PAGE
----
Payroll — “An issue was uncovered in the employee/board fraud questionnaires as well as during several Board meeting (uncovered via reading the minutes) regarding the validity of the timesheets provided by the police chief. This auditor questioned the staff regarding the chief’s payroll circumstances – they stated he was paid according to a fixed contract; however, when asked to view the employment contract, it could/would not be provided. Employees, board members, and the general public, all appear to be under the impression that the chief is not working the required number of hours according to his contract, but is still being paid the full amount.” (Note: LNR left a telephone message for Police Chief Taylor, but, as of press time, had not returned our call.)
Insurance — “While total insurance expense appears to be in line with prior years, invoices could not be provided for the expenses booked. There is $24,314.60 in non-employee insurance expenses (ie. workers’ comp, building insurance, officer bonds, etc) booked, however, only $13,630.32 in invoices was provided upon repeated requests. Furthermore, most of the debits to the various insurance accounts were from journal entries. When Town staff was asked about these entries, they stated that Mr. Smith made all journal entries and that they did not have copies of them. No explanation was provided as to where the additional invoices were or what made up the $10,684.28 in un-accounted for insurance expense.”
Cash Disbursements — “Hard copies of many checks written do no match the check numbers in the check register. Charlena Alston’s (Town Clerk) explanation was that sometimes the printer pulls through more than one check at a time. Checks #11000-#11499 were skipped. The preceding and following check numbers were written in January, 2010, therefore we would expect these checks to be written around the same time frame. When asked about these missing checks, originally Ms. Alston stated that they were lost and they never found them. Subsequently, when this issue was brought to the attention of the board, Ms. Alston stated that these check numbers were written in August, 2010. No explanation was provided as to why the checks were written out of order. Several checks inspected from the sample had inadequate backup documentation or were missing invoices completely. Many checks were written for amounts different that the amounts stated on the invoices.”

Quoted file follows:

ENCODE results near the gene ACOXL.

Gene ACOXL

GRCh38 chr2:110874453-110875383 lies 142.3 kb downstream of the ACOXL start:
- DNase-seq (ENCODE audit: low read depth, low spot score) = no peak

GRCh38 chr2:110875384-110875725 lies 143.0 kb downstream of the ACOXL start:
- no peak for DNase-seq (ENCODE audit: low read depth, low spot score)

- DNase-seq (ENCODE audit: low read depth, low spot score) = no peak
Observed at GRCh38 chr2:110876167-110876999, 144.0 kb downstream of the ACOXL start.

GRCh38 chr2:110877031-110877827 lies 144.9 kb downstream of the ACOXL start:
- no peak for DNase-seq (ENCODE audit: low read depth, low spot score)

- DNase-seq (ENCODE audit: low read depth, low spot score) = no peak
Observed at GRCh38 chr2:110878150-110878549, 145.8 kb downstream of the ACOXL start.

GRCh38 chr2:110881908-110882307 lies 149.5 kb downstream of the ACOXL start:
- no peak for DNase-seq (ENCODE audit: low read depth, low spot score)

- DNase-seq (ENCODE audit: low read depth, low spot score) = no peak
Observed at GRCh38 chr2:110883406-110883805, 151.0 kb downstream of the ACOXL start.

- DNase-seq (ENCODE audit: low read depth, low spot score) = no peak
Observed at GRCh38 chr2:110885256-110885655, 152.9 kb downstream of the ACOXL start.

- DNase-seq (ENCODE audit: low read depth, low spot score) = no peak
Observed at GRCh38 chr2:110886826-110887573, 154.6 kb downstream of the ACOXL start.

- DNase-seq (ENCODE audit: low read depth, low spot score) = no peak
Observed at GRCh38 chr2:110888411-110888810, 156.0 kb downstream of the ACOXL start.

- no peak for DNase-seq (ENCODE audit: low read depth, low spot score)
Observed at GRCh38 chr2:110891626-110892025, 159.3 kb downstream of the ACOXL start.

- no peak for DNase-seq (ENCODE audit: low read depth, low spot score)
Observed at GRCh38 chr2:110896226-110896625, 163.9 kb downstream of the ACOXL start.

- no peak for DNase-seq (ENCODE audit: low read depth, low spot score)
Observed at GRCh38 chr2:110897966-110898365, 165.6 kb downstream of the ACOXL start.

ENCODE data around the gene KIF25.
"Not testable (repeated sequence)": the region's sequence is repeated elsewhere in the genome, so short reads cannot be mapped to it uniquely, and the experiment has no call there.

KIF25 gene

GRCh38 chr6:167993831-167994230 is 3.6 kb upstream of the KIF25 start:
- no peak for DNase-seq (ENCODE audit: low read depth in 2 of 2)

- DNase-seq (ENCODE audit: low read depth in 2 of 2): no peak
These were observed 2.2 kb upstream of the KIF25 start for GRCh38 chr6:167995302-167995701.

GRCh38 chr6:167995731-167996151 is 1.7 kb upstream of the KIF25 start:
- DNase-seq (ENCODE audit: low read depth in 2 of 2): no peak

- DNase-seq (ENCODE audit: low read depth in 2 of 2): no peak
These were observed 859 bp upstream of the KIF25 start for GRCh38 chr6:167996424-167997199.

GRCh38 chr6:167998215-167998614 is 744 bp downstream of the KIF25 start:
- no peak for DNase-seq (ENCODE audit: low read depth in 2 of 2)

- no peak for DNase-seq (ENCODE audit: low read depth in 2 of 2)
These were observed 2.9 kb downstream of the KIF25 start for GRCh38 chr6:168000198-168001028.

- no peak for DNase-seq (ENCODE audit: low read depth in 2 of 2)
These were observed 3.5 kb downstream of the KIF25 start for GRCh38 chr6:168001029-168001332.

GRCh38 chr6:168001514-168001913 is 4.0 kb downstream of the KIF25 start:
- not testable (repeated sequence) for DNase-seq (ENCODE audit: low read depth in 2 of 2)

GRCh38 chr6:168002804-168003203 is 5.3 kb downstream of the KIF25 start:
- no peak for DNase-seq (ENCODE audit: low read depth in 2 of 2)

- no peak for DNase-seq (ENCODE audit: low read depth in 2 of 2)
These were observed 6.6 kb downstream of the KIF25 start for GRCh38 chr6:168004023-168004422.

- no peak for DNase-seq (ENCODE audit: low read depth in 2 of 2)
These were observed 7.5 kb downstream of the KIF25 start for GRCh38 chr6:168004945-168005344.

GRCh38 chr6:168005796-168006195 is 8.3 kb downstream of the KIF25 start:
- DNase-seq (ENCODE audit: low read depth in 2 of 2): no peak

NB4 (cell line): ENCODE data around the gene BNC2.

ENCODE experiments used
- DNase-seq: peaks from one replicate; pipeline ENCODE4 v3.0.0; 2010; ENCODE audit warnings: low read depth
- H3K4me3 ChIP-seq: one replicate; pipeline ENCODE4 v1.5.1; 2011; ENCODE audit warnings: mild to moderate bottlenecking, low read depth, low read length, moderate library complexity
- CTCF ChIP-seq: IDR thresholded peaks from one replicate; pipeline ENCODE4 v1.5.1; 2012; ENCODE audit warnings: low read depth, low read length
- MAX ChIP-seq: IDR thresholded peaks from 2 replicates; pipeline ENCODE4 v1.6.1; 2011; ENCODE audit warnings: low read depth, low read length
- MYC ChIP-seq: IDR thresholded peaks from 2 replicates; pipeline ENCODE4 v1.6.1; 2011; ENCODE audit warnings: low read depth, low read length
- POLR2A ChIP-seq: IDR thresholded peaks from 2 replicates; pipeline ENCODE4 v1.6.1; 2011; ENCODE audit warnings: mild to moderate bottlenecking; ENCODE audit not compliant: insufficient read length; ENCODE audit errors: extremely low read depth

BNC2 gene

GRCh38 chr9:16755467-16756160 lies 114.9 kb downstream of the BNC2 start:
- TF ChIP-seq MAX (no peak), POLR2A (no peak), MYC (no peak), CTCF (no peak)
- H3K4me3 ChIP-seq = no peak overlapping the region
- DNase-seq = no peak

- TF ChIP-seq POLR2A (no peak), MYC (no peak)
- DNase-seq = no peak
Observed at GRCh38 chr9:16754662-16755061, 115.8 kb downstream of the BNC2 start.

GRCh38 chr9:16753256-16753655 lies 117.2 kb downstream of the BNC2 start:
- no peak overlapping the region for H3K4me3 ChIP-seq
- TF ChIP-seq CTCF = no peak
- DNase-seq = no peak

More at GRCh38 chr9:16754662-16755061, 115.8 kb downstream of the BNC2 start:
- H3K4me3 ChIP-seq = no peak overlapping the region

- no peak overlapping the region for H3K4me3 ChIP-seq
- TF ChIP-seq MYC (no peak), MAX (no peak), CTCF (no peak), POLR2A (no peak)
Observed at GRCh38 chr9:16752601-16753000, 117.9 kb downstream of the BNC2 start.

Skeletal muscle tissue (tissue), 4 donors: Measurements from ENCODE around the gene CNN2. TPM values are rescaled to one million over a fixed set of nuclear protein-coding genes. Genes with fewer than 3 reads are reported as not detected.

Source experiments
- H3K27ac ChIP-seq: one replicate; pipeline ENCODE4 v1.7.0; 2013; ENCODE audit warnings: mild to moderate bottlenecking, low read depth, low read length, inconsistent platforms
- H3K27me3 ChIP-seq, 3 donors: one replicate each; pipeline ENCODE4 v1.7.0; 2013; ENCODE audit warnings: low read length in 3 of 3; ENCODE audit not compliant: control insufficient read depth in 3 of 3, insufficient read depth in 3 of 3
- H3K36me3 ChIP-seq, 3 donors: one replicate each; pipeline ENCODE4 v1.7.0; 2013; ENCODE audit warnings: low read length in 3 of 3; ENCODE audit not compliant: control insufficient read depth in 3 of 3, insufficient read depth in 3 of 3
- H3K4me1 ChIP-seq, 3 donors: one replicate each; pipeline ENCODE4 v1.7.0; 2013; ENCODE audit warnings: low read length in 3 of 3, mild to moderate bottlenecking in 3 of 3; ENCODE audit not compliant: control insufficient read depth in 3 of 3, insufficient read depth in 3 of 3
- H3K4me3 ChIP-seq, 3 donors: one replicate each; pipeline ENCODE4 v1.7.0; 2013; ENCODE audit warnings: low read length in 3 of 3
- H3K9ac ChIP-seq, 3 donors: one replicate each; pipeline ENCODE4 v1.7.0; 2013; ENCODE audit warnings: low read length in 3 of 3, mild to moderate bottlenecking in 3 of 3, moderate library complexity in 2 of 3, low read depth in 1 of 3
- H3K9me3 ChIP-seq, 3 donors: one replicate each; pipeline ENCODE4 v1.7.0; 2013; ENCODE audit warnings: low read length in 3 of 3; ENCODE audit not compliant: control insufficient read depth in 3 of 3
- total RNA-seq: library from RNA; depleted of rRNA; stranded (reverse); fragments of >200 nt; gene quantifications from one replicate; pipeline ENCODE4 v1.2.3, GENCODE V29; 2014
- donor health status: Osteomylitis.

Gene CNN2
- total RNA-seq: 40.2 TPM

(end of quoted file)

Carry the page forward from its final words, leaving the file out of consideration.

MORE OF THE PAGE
Access Denied — “It was not possible to verify signatures on the checks as the Town of Navassa refused to provide copies of signature cards after repeated request. They stated that their bank (BB&T) policy was not to provide signature cards. However, this auditor has received copies of signature for dozens of other accounts at BB&T. This is concern because there have been questions regarding the validity of checks written and both oral and written communication from other Town employees regarding possible fraud by the town clerk and mayor.” (LNR contacted BB&T and asked the about this policy. The bank’s response was that a copy of the signature card could be released, but, if anyone on the card refuses to approve the release, none of the information on the card can be released.)
Trial Balance — “Although the overall trial balance is in balance each fund does not balance between the balance sheet and the income statement. For example the general fund balance adjustment (net income) is $132,225 on the balance sheet while the net income from the income statement is $124,093. This happens in several funds. Also, the ‘due to/from’ between funds does not tie. This includes amounts shown as assets and liabilities as well as transfers. Julia Vail, media spokesperson for the North Carolina Department for Treasury stated in an email that “Units that are not current with their audits are generally not permitted to issue debt that requires LGC approval, although each situation is evaluated on a case-by-case basis. When a unit of government falls behind on its audits, the Department works with the unit and the independent auditor to try to resolve whatever issues are impeding completion.”
Regarding the question of the status of Navassa, Vail noted, “The LGC is currently working with the Town of Navassa and its auditor to resolve the outstanding issues on the 2010 audit. The 2011 audit is not due until October 31.”
Upon being contacted by LNR, Navassa’s legal counsel, Norwood Blanchard, stated he knew very little about this issue, except that Bray had “taken care of this matter.”